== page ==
Digitized Indian Micro-Grocery Transactions Reveal that Grain Subsidies Reduce Junk Food Buying by Low-Income Shoppers

56 Pages Posted: 14 Jun 2024

See all articles by Ali Aouad

Ali Aouad

London Business School

Kamalini Ramdas

London Business School - Department of Management Science and Operations

Alp Sungu

University of Pennsylvania - The Wharton School

Date Written: May 29, 2024

Abstract

What foods do people living on under $2 a day buy? How do food subsidies affect their food shopping? The digitization of 39 micro-retail groceries and food vendors in a Mumbai settlement via installing point-of-sale scanners provides novel and objective data on individual shoppers' grocery transactions. Our data reveal that individuals residing in households with children purchase significantly more junk foods, and our experimental evidence suggests that staple food subsidies cause demand substitution towards a healthier diet. Based on over half a million food transactions made by 23,717 consumers, snacks, sugar and soft drinks represent 14.5 percent of food spending in our grocery stores, while rice and wheat combined are 15.6 percent. We randomized 1,255 settlement residents into a weekly rice-and-wheat subsidy disbursed via a government-like subsidy store-or none, for six weeks. Treated subjects substituted away from packaged snacks, sugar and soft drinks spending by 20 to 30 percent more than untreated subjects and increased spices and accompaniments spending by over 30 percent more, with strongest effects for those in households with children. Overall food spending, calories, and nutrients from purchased foods remained unchanged, indicating that the subsidy likely increased the total demand for food and total consumed nutrients.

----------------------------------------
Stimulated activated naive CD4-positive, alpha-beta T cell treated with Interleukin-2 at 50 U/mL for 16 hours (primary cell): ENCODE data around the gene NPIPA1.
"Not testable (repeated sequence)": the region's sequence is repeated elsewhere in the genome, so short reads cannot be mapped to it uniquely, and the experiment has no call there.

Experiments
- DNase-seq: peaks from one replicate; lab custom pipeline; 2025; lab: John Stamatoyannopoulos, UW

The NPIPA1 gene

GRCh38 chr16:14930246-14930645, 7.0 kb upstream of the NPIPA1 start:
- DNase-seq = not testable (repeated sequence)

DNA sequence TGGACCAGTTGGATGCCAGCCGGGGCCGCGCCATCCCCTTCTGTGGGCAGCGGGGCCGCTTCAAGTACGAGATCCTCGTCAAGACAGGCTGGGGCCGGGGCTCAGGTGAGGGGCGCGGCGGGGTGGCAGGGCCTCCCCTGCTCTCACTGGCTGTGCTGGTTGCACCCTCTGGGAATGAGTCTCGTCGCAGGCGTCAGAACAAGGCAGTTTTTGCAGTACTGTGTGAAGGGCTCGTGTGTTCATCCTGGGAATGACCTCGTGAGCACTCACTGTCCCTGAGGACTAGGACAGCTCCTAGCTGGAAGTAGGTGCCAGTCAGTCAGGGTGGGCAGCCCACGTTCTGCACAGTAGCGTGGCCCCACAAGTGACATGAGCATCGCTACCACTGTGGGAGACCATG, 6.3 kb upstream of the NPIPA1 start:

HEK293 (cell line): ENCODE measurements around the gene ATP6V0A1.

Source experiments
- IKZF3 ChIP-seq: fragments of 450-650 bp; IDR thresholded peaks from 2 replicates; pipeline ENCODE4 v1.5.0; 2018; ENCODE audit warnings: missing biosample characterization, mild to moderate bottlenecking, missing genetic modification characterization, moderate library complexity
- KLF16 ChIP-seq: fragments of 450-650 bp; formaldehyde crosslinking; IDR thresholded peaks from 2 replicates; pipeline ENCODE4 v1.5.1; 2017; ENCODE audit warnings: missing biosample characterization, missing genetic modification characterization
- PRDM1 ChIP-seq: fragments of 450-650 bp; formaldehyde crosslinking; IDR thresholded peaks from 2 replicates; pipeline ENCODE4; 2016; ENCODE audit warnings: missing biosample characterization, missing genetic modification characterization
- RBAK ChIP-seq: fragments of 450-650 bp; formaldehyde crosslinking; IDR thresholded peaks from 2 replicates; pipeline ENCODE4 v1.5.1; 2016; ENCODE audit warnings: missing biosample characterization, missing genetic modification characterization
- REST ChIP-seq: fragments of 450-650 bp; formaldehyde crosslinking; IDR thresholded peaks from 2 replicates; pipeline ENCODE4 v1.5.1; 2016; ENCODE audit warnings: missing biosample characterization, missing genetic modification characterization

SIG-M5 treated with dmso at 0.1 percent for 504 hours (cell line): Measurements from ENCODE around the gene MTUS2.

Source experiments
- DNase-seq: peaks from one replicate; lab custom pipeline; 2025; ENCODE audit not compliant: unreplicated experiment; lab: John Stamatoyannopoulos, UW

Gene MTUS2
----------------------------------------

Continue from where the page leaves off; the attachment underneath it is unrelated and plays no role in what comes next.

Keywords: nutrition, poverty, field experiment, technology, substitution

Suggested Citation

Aouad, Ali and Ramdas, Kamalini and Sungu, Alp, Digitized Indian Micro-Grocery Transactions Reveal that Grain Subsidies Reduce Junk Food Buying by Low-Income Shoppers (May 29, 2024). Available at SSRN: https://ssrn.com/abstract=4847728 or http://dx.doi.org/10.2139/ssrn.4847728

Ali Aouad

London Business School ( email )

Sussex Place
Regent's Park
London, London NW1 4SA
United Kingdom

Kamalini Ramdas

London Business School - Department of Management Science and Operations ( email )

Sussex Place
Regent's Park
London, London NW1 4SA
United Kingdom

Alp Sungu (Contact Author)

University of Pennsylvania - The Wharton School ( email )

3641 Locust Walk
Philadelphia, PA 19104-6365
United States

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